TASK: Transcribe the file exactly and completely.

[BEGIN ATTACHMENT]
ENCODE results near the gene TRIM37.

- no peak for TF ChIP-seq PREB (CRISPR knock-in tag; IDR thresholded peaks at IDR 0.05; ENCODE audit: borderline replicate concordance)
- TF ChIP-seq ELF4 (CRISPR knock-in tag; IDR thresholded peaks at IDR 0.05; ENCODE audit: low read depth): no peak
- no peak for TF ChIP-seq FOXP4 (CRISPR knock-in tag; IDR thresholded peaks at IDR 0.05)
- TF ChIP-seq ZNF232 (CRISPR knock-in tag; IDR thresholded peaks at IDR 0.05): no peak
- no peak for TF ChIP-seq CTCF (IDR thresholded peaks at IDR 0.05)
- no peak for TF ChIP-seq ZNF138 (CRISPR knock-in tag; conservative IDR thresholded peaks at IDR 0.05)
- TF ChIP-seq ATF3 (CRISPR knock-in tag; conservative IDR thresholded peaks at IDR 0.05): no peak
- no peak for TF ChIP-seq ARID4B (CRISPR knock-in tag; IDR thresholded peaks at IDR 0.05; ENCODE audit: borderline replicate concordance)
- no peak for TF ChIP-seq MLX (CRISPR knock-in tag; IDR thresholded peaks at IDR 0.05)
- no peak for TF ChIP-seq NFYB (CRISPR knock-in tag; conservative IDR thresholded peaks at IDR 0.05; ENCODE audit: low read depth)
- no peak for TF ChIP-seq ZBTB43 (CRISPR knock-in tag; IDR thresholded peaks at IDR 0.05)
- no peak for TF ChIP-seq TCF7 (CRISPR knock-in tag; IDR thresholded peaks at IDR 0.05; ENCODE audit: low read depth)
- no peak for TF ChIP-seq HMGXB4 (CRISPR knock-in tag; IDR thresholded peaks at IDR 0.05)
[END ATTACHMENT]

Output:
ENCODE results near the gene TRIM37.

- no peak for TF ChIP-seq PREB (CRISPR knock-in tag; IDR thresholded peaks at IDR 0.05; ENCODE audit: borderline replicate concordance)
- TF ChIP-seq ELF4 (CRISPR knock-in tag; IDR thresholded peaks at IDR 0.05; ENCODE audit: low read depth): no peak
- no peak for TF ChIP-seq FOXP4 (CRISPR knock-in tag; IDR thresholded peaks at IDR 0.05)
- TF ChIP-seq ZNF232 (CRISPR knock-in tag; IDR thresholded peaks at IDR 0.05): no peak
- no peak for TF ChIP-seq CTCF (IDR thresholded peaks at IDR 0.05)
- no peak for TF ChIP-seq ZNF138 (CRISPR knock-in tag; conservative IDR thresholded peaks at IDR 0.05)
- TF ChIP-seq ATF3 (CRISPR knock-in tag; conservative IDR thresholded peaks at IDR 0.05): no peak
- no peak for TF ChIP-seq ARID4B (CRISPR knock-in tag; IDR thresholded peaks at IDR 0.05; ENCODE audit: borderline replicate concordance)
- no peak for TF ChIP-seq MLX (CRISPR knock-in tag; IDR thresholded peaks at IDR 0.05)
- no peak for TF ChIP-seq NFYB (CRISPR knock-in tag; conservative IDR thresholded peaks at IDR 0.05; ENCODE audit: low read depth)
- no peak for TF ChIP-seq ZBTB43 (CRISPR knock-in tag; IDR thresholded peaks at IDR 0.05)
- no peak for TF ChIP-seq TCF7 (CRISPR knock-in tag; IDR thresholded peaks at IDR 0.05; ENCODE audit: low read depth)
- no peak for TF ChIP-seq HMGXB4 (CRISPR knock-in tag; IDR thresholded peaks at IDR 0.05)